This past week I had the treat of visiting the Fondazione Roberto Capucci in Florence, which is a little more off the beaten path and not a typical stop on the well-worn Florentine tourist trail. I had met someone at TBDI (the travel blogging conference I attended a month ago in Rimini) who worked for the Capucci foundation and who had offered to show me around when she was on business in Florence, and of course I jumped at the opportunity! The Foundation holds many of Capucci’s designs and dresses in its archives and loans them out to major exhibitions. In addition, they have a small selection of dresses on view at their headquarters in the Villa Bardini.
Villa Bardini is located across the Arno… and up. And up. Plan for a bit of an uphill hike, but know that the view from the top is worth it! I was lucky to be shown around by Ilaria, who I had met at the conference as well as one of her colleagues, so I got the inside scoop and personal commentary on the dresses we were viewing. There aren’t really labels associated with the dresses, so I recommend going either with a tour or reading up on Capucci’s designs before going. Turns out he was hugely significant to Italian fashion, but I really didn’t know anything about him before going to the museum, so it was a really interesting experience. The dresses on display are typically rotated once per year and are dresses (obviously) that are not currently on loan to other institutions. The Costume Gallery at Palazzo Pitti also has a Capucci design on display.
Below you can see some of Capucci’s early designs. All are silk and completely handmade. The one on top is designed as sort of a lily flower shape with the gentle draping at the hips.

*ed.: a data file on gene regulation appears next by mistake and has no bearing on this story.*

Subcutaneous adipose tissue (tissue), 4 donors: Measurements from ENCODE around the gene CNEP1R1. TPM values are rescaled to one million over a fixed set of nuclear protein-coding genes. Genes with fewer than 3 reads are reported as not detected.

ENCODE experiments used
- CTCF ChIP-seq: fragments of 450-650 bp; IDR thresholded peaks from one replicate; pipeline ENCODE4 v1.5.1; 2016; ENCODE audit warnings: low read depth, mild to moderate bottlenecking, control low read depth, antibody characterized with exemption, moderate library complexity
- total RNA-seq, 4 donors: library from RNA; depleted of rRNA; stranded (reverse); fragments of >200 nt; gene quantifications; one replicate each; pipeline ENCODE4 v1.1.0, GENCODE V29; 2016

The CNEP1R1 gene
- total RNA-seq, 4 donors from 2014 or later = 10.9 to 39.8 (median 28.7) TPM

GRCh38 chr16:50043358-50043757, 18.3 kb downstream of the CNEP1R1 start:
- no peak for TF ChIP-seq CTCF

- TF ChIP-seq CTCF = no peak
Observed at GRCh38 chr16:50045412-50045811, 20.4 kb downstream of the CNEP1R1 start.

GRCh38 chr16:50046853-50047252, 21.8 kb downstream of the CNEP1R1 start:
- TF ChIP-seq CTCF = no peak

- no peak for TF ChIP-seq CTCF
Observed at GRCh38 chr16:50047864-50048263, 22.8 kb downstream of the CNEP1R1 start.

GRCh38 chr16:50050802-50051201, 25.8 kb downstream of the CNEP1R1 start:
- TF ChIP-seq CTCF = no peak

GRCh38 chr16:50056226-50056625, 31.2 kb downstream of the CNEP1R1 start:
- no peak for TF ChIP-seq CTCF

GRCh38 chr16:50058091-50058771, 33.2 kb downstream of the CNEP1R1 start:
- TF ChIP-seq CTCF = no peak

I found this room particularly impressive. All of this was done by hand! That’s a lot of talent… and a lot of patience.
The museum was really such an interesting look at Italian fashion and one designer in particular. I highly recommend checking it out if you’re willing to go a little further in Florence; it’s something that not everyone gets to see but so, so interesting. I found the drawings just as interesting as the dresses… not just the designs, but the incredible detail that was put into them. So impressive!
And the view from the top (the Bardini Gardens) is incredible!
The museum is a scant 5 euros* for admission, much cheaper than many other museums in the area and is a must-see for any fashion lover, particularly lovers of Italian fashion and history. Let me know if you decide to check it out! Where have you been to see incredible fashion collections?
*I was granted free admission to the museum as I went with Ilaria, but as always, my opinions are my own. I wouldn’t send you guys to do things I didn’t absolutely love!